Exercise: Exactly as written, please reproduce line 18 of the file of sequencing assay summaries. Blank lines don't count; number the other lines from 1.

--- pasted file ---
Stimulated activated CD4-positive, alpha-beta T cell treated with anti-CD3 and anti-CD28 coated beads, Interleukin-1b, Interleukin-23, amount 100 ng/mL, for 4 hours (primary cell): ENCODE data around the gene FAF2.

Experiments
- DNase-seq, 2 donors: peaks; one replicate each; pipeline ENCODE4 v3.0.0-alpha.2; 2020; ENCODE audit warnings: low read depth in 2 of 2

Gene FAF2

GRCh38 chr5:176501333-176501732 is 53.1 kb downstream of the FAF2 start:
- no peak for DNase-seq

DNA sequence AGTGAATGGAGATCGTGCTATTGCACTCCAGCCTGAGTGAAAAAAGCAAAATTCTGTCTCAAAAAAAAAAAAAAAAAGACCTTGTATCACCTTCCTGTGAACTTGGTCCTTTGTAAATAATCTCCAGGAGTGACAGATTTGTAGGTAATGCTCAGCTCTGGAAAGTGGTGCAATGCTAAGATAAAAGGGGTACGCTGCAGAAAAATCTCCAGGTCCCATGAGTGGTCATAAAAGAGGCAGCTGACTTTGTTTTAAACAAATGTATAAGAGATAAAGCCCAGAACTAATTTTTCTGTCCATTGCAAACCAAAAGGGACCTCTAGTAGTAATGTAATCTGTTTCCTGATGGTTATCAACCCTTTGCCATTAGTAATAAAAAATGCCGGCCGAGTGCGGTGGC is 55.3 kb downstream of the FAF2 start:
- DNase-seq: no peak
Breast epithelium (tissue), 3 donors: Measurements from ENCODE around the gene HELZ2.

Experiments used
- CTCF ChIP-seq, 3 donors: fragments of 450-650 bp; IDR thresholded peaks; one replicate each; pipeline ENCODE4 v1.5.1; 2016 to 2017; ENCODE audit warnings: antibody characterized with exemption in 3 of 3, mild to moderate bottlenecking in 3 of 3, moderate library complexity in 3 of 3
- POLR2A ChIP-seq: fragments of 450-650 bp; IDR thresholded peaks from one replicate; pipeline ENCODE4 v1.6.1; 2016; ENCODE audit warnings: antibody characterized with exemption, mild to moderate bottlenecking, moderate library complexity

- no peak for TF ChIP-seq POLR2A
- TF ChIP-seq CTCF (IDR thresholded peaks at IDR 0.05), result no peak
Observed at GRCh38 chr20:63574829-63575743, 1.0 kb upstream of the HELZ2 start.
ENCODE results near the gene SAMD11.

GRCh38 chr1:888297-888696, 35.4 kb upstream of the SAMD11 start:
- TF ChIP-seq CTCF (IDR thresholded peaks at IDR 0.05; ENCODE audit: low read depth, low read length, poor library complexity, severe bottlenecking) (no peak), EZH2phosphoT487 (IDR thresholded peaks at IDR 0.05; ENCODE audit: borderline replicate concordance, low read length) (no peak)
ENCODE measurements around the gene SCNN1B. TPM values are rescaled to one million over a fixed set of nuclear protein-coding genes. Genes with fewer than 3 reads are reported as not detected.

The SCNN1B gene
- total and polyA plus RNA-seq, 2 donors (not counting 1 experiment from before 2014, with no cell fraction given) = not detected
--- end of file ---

- TF ChIP-seq CTCF (IDR thresholded peaks at IDR 0.05; ENCODE audit: low read depth, low read length, poor library complexity, severe bottlenecking) (no peak), EZH2phosphoT487 (IDR thresholded peaks at IDR 0.05; ENCODE audit: borderline replicate concordance, low read length) (no peak)